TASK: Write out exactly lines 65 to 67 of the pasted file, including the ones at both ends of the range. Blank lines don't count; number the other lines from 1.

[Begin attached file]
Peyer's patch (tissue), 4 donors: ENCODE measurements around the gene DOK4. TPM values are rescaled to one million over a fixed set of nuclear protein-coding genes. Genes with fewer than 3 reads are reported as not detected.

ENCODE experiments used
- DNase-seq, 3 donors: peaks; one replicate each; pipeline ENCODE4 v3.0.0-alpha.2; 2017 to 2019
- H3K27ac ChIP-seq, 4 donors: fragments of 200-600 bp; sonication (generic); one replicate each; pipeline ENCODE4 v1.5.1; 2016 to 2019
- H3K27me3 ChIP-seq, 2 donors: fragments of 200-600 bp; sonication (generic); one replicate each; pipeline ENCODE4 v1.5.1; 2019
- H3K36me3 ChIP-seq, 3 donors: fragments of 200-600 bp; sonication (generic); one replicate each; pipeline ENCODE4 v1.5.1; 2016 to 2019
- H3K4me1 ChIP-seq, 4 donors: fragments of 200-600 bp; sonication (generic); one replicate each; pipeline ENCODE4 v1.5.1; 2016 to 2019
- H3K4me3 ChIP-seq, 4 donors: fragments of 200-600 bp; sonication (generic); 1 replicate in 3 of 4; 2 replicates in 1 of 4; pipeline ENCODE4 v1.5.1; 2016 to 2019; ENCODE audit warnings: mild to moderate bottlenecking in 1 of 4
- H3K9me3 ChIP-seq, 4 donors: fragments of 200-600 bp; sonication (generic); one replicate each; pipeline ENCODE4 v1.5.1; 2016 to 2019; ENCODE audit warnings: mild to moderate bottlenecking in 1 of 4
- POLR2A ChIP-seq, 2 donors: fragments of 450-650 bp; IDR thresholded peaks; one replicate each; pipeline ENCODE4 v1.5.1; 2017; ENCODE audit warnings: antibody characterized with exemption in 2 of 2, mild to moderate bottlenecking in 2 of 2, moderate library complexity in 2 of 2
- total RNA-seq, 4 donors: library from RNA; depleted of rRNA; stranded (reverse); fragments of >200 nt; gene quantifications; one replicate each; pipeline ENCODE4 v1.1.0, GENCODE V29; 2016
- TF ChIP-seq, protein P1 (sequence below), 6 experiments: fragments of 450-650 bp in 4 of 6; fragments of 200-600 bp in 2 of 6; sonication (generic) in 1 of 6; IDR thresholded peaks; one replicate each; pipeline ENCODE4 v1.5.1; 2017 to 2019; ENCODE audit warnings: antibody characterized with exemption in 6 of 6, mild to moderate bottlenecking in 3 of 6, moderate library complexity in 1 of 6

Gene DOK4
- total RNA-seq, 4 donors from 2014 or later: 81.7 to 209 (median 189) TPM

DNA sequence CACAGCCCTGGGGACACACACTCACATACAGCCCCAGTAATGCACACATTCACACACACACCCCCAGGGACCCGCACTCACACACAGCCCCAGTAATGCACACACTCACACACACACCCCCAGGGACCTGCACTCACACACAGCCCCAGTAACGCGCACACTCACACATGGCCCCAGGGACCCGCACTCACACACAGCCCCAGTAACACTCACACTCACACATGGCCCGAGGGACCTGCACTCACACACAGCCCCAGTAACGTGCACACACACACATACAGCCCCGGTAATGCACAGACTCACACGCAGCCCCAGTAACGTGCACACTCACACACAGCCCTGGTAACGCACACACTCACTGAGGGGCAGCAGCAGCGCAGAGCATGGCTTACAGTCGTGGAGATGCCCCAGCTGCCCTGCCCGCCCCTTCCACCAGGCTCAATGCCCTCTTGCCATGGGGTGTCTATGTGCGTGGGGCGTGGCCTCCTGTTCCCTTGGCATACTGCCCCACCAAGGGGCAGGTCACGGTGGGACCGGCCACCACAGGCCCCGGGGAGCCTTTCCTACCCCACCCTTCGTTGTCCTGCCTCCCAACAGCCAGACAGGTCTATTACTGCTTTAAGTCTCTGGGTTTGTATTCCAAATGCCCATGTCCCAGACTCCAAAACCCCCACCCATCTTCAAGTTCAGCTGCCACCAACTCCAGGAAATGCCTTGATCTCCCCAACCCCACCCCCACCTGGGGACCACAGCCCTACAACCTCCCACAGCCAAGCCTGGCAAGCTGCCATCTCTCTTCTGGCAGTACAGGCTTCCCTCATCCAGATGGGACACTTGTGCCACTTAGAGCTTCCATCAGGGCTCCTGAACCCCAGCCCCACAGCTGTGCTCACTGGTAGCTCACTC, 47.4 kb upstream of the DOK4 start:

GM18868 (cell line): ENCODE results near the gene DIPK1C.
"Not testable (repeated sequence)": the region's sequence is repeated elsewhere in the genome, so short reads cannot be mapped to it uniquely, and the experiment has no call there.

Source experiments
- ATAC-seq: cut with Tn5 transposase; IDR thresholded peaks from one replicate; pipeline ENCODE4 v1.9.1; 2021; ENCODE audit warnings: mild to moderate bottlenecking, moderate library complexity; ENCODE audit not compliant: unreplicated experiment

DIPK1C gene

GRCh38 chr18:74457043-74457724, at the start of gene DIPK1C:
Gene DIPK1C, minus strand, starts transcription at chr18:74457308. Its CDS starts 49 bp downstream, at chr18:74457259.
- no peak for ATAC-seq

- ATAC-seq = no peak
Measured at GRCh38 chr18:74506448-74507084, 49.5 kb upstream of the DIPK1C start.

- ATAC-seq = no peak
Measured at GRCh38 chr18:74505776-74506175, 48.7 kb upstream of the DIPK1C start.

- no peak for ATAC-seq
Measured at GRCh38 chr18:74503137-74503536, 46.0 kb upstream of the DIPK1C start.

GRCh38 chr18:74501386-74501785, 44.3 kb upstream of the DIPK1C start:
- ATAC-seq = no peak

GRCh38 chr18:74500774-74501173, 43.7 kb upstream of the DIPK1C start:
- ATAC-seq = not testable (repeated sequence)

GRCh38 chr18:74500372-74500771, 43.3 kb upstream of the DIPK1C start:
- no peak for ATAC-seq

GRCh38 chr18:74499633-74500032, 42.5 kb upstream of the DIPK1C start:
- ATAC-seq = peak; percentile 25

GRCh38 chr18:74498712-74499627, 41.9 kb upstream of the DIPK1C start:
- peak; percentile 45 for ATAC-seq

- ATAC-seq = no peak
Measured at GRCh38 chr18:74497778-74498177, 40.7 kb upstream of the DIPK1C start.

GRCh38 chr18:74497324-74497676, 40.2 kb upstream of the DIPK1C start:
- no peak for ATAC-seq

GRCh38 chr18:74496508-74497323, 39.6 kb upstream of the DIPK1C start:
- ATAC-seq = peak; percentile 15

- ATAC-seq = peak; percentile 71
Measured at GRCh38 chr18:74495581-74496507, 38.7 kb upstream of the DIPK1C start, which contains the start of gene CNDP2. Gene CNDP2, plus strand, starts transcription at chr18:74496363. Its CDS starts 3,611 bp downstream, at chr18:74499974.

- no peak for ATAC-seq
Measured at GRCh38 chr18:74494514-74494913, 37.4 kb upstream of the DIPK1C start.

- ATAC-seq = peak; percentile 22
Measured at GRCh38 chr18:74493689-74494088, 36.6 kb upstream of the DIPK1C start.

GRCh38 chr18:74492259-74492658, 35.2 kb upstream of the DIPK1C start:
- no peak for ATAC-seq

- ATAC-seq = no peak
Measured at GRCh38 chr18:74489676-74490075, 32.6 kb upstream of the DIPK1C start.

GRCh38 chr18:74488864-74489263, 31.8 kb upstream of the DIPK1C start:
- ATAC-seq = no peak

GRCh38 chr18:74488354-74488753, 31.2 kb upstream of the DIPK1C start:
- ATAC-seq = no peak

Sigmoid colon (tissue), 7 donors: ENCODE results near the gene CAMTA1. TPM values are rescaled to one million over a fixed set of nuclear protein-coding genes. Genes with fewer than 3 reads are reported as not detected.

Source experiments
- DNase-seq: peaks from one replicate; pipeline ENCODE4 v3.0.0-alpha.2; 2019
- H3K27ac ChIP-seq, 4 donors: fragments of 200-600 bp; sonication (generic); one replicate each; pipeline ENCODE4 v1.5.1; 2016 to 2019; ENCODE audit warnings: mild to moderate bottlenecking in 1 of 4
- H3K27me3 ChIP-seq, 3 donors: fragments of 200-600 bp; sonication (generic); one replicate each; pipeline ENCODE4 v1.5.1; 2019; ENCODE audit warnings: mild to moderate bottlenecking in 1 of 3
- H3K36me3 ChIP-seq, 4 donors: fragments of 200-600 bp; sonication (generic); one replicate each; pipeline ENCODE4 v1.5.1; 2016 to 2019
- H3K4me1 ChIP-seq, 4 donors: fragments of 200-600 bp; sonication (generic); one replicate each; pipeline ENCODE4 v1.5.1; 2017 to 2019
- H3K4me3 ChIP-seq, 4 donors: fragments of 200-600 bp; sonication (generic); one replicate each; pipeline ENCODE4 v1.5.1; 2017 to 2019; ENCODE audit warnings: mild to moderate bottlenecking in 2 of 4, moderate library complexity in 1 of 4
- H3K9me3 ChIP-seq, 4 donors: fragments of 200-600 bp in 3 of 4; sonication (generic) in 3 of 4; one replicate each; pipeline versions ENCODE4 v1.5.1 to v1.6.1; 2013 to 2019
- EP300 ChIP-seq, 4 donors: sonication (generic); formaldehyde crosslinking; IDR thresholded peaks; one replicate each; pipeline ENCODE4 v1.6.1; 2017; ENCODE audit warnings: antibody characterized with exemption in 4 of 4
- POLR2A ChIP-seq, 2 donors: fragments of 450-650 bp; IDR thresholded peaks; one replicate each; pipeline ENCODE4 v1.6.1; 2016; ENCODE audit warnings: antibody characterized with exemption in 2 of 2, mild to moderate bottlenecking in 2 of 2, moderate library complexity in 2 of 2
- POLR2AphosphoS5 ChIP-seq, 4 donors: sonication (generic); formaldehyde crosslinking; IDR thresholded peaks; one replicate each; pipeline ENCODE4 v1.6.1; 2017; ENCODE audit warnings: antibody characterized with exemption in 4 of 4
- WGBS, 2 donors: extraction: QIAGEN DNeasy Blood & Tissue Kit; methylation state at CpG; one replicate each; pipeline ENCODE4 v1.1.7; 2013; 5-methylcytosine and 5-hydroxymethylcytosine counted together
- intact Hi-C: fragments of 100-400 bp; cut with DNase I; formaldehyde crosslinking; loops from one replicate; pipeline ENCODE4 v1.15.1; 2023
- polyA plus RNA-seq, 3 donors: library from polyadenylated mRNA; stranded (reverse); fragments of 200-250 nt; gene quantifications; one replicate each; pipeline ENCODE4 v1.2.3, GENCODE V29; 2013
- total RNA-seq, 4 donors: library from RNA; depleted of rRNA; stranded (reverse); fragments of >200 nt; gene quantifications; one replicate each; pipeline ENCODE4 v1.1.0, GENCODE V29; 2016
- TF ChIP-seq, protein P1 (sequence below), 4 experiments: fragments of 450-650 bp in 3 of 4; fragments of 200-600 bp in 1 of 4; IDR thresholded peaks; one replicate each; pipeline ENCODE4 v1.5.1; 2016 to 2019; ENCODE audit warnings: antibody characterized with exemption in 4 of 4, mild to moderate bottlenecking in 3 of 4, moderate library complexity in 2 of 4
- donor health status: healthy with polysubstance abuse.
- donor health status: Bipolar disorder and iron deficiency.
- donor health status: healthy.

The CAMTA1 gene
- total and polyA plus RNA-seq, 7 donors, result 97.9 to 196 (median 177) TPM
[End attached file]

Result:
- H3K36me3 ChIP-seq, 4 donors: fragments of 200-600 bp; sonication (generic); one replicate each; pipeline ENCODE4 v1.5.1; 2016 to 2019
- H3K4me1 ChIP-seq, 4 donors: fragments of 200-600 bp; sonication (generic); one replicate each; pipeline ENCODE4 v1.5.1; 2017 to 2019
- H3K4me3 ChIP-seq, 4 donors: fragments of 200-600 bp; sonication (generic); one replicate each; pipeline ENCODE4 v1.5.1; 2017 to 2019; ENCODE audit warnings: mild to moderate bottlenecking in 2 of 4, moderate library complexity in 1 of 4